Thursday, November 30, 2006

World AIDS Day

Support World AIDS Day

December 1st is World AIDS Day.

I'm cranky about all the days. I remember as a kid being interested by church calenders where almost every day was a Saints day. Something that might be said of Christianity is how much graphic violence is contained in the collective memory. The calender of Saints Days is a rather lurid list of gruesome ways of death.

In Sunday School we very often sang I Sing a Song of the Saints of God. I think the money line is:
they were all of them saints of God, and I mean,
God helping, to be one too.
Perhaps it was simply my own morbid personality, but the line that always caught my childish attention was:
and one was slain by a fierce wild beast
And maybe it was the fact of singing this hymn so close to Sunday dinner that being a "saint of God" and a "big roast beef" are pressed together in my mind.

There is so much suffering in the world. That much is as true as it ever was. Yet there is great splendor in being alive and that, I suspect, is as true as it ever was. Looking back from my decidedly un-churched present, I Sing a Song of the Saints of God seems a rather good choice of hymns for children to sing. It doesn't spare them the suffering in life, but encourages them to imagine their lives as significant.

Tomorrow I will be attending a fund raiser at the Brew Haus at the Iron City Brewery for The Africa Project. I'll wear a red ribbon. I'll wear a ribbon to remember all those suffering because of AIDS and I'll wear a ribbon to remind me to try to do something to solve and ameliorate this crisis.

I'm old enough to remember when we first began hearing about AIDS. I have not always been brave about talking about it. In the mid 1980's I went back to school to finish my college degree, having flunked out the first go at university education. I had to present a speech in one of my classes and chose to speak about the importance to public health of confidential HIV screening.

In between my flunking out of college and my return I had tried to renovate a house in a very poor community. I had lots of ideas about energy efficiency and romantic notions fueled by a Whole Earth Catalog aesthetic. I was "run out of town on a rail." To this day I don't really understand the dynamics of it all. I was never physically injured, but there was quite a little violence directed towards me by way of property theft and destruction. One evening sleeping in my bedroom some sort of explosive was thrown on my porch blowing out all the windows in my bedroom. Harassment centering around the taunt "Hey, gay John" was more or less continuous. That's only part of the story because in so many ways my relationships with my neighbors and the people in the community were very warm and cordial. More than anything, I suspect it was my earnestness which made me a laughingstock. And in truth I look back at those days with some amusement.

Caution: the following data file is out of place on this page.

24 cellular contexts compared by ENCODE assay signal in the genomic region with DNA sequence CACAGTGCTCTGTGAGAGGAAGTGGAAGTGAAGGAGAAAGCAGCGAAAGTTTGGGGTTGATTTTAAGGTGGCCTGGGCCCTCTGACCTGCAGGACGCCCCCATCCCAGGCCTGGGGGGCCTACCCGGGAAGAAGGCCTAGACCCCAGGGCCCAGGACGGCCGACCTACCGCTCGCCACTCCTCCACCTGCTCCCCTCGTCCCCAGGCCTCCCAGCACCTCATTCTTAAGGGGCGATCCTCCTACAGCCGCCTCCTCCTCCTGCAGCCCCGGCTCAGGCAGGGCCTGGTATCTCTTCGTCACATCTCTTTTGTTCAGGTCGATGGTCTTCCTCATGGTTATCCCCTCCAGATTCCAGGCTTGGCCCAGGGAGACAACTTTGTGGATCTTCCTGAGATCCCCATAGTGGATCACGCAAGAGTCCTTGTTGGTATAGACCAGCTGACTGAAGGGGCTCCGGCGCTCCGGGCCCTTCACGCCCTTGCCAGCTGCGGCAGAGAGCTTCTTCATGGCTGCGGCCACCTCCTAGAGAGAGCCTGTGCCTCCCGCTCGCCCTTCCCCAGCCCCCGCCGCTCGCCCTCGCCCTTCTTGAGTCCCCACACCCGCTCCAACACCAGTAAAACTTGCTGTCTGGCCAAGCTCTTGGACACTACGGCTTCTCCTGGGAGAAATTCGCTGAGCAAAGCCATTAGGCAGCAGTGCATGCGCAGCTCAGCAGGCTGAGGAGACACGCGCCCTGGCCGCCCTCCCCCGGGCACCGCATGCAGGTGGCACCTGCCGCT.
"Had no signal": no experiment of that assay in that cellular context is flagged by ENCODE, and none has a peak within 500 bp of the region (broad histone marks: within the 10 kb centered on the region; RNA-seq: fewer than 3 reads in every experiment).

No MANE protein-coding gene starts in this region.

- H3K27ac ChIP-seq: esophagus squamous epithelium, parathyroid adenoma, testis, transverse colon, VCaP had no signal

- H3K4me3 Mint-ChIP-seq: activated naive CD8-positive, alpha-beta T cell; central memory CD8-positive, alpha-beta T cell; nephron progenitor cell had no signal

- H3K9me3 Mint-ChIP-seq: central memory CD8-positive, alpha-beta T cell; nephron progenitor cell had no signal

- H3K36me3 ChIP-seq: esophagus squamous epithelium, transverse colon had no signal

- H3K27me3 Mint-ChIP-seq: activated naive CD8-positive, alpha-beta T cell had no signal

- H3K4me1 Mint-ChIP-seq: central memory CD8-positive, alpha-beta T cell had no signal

However, giving my speech to the Public Speaking class, my face was red and sweat poured down my brow. I injected nothing personal into the speech. I did not tell them that much of what I knew about AIDS came from giving blood and fluid samples as well as all sorts of other tests twice a year at the Pitt Men's Study. The study is still ongoing as part of the Multicenter AIDS Cohort Study. I gave my speech and was graded well, but in hindsight what I remember most about it is how weak my knees were.

A very big obstacle in the way of confronting the challenges of AIDS is shame.

We are social creatures, so ostracism is rather universally feared. When ends are used to justify means it always seems to lead to trouble. There's no doubt that avoiding shame is a very powerful motivator, but attempts to control people with shame are fraught with danger. My sister would sometimes taunt me as a child telling me that I really wasn't part of the family, but rather delivered by aliens with a stern warning they had to keep me. Power over others is somehow delicious. About those who seek to defend all that's good, right and proper through shaming others, one is often left wondering whether they themselves have any shame at all.

Standing up to bullies is very hard. It's not because bullies tend to have lots of allies, nobody really likes a bully. But bullies use as their shield and weapon norms and mores which nobody really wants to challenge. But when challenged bullies often do step down with less resistance than expected; probably because bullies know as well as the rest of us they're not really liked.

There is a saying about courage: "Courage is not the absence of fear, but the ability to act despite fear." which I can't seem to find a reference for whom originally said it. A similar quotation is credited to Ambrose Hollingworth Redmoon who is remembered by some of us Americans "of a certain age" as the manager of a psychedelic rock band, Quicksilver Messenger Service. Redmoon was paralyzed in an automobile accident in 1966. He was a writer, but not much of his writing was ever published. In a 1991 issue of the magazine Gnosis an essay, No Peaceful Warriors, he wrote:
"Courage is not the absence of fear, but rather the judgment that something else is more important than one's fear. The timid presume it is lack of fear that allows the brave to act when the timid do not. But to take action when one is not afraid is easy. To refrain when afraid is also easy. To take action regardless of fear is brave."
Observing World AIDS Day requires the courage to believe that the lives of our fellow humankind are valuable and the bravery to take action on behalf of people who live in shame because of AIDS. World AIDS Day is not an obligation rather an invitation to be brave. I think it's very much like the hymn of my childhood; where despite "fierce wild beasts" a'slaying, saints are portrayed as a joyous lot. It's in that sense I wish you a merry World AIDS Day.

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